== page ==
Congress' new guard may come from old school

September 20, 1992|By Paul West | Paul West,Washington Bureau

WASHINGTON -- This is the year American voters ar throwing the rascals off Capitol Hill. But will they merely be replacing them with new rascals?

The "change election" of 1992 will put more new faces in Congress than any other election in a generation. Experts say that when the new Congress is sworn in next January, at least one-fourth of its 535 members will be freshmen.

But they'll look like insiders, and the changes they're likely to bring about may fall short of the revolution in government many ** voters seem to be demanding.

Expect somewhat less partisan bickering, at least cosmetic changes in the way Congress conducts its own business and more substantive debate -- although not necessarily sweeping action -- on such issues as health care, education and jobs.

The House of Representatives is likely to be less conservative -- and somewhat less Democratic. The Senate may become more liberal -- and more Democratic. But don't look for any change in Democratic control of both houses or in the top leaders of either body -- House Speaker Thomas S. Foley and Senate Majority Leader George J. Mitchell.

Those are some of the conclusions that emerge from interviews with candidates, members of Congress, party officials and independent analysts, as well as others, such as the heads of Washington-based political action committees, who have met over the past 18 months with hundreds of challengers.

This year, more incumbents have retired or been defeated in primaries than at any time since World War II, leaving gaping holes in the Hill's power centers. The forecast is for two years of turbulence in Congress.

There already are 92 open seats -- those in which no incumbent is on the ballot -- and the primary season has two weeks left.

Some estimates of the number of new members next year go as high as 200, although most estimates are for about 120 to 140 new House members and 12 to 17 new senators. Republicans are expected to gain 10 to 20 House seats, while Democrats could pick up an additional two or three in the Senate.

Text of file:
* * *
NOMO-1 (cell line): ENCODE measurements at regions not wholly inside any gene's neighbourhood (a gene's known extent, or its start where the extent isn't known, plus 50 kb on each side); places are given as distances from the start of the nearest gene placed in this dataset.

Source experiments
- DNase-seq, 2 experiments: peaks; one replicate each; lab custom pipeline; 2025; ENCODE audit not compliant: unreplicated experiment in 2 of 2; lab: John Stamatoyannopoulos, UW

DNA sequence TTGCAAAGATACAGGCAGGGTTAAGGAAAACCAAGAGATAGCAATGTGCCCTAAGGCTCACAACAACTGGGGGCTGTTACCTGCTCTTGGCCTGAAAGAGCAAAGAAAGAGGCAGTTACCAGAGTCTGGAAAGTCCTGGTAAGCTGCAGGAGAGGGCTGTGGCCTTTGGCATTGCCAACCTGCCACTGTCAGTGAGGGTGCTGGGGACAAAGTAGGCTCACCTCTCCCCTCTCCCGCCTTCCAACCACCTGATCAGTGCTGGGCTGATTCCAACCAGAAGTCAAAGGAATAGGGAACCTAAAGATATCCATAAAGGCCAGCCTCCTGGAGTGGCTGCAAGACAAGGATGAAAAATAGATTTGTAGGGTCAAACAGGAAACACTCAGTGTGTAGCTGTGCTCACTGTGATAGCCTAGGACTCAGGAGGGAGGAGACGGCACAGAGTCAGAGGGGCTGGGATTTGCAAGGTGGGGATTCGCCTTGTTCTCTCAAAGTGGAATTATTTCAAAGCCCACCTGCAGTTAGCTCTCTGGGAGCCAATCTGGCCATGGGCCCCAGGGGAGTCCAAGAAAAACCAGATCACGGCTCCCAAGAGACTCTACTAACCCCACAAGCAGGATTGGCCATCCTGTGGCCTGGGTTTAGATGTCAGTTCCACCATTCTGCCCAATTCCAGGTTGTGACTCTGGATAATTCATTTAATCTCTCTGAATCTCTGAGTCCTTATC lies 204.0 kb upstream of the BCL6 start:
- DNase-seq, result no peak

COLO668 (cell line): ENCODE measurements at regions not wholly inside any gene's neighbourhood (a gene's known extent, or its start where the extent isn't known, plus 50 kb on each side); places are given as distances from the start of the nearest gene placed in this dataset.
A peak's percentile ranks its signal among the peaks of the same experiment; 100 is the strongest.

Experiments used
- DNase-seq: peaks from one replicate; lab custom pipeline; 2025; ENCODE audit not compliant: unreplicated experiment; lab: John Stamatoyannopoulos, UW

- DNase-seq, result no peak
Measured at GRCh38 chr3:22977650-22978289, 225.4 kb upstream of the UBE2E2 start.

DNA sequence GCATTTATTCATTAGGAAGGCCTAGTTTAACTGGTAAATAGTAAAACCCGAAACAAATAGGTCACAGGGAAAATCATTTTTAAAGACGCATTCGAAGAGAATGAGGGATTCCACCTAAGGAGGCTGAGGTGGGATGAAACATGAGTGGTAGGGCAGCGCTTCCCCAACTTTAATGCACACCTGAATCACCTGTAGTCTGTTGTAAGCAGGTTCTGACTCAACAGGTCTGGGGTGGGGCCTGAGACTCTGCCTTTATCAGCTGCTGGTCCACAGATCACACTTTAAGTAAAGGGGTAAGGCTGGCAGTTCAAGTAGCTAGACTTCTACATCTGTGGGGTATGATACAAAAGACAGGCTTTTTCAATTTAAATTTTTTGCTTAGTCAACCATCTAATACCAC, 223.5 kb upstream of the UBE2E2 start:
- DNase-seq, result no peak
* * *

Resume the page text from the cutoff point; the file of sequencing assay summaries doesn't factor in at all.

Unlike the last big group of freshmen -- the heavily Democratic Watergate babies of 1974, who seemed to come out of nowhere -- the Class of 1992 will be more evenly split between the parties and composed mainly of seasoned political veterans. In striking contrast to their outsider rhetoric, most have experience as elected or party officials.

Nor did they decide yesterday to come to Washington. Some ran unsuccessfully before -- making their names more familiar to voters in the process -- while others waited years for the redistricting that took place before this election.

"They are people who've been dying to run for a long time," says Charles Cook, a congressional newsletter editor who has met personally with about 100 of the candidates challenging incumbents or running for open seats this fall. "A lot of them are pretty much establishment types. They're not wackos."

Those who have dealt firsthand with this year's candidates wonder just how different the next Congress will be from the current one, whose scandal-plagued tenure has inspired new heights of voter cynicism about the "mess in Washington."

Much could depend on whether Congress and the White House are in the hands of the same political party. Even Vice President Dan Quayle, in a remark that drew considerable criticism from fellow Republicans, has said the country would be better off if voters picked a president and a Congress of the same party, even if that meant voting Democratic.

But others blame the political power of special interests for the gridlock that has brought the government to a virtual standstill. And for all the campaign talk about changing the system, the current crop of candidates does not seem likely to bring a revolution to Washington.

"These people are all feeding out of the trough. There's no correlation between their campaign rhetoric and their behavior. They're taking money from PACs and appealing to special interests," says the director of one of the nation's largest political action committees, who has met with scores of candidates and who spoke on condition he remain anonymous.

What is different about the Class of '92, this man adds, is how much better prepared they are than previous challengers.

"They're coming in here more neatly packaged," he says, crediting this to the increasing sophistication of the army of campaign consultants who advise the candidates.

No group of House and Senate challengers is selling change harder than the record number of women, more than 80 at last count, who will be on the November ballot.

"In the minds of voters, they represent change merely by the fact of their gender," says Les Francis, director of the Democratic Congressional Campaign Committee.

But, like their male counterparts, few women who make it to Washington next year are likely to be classic outsiders.

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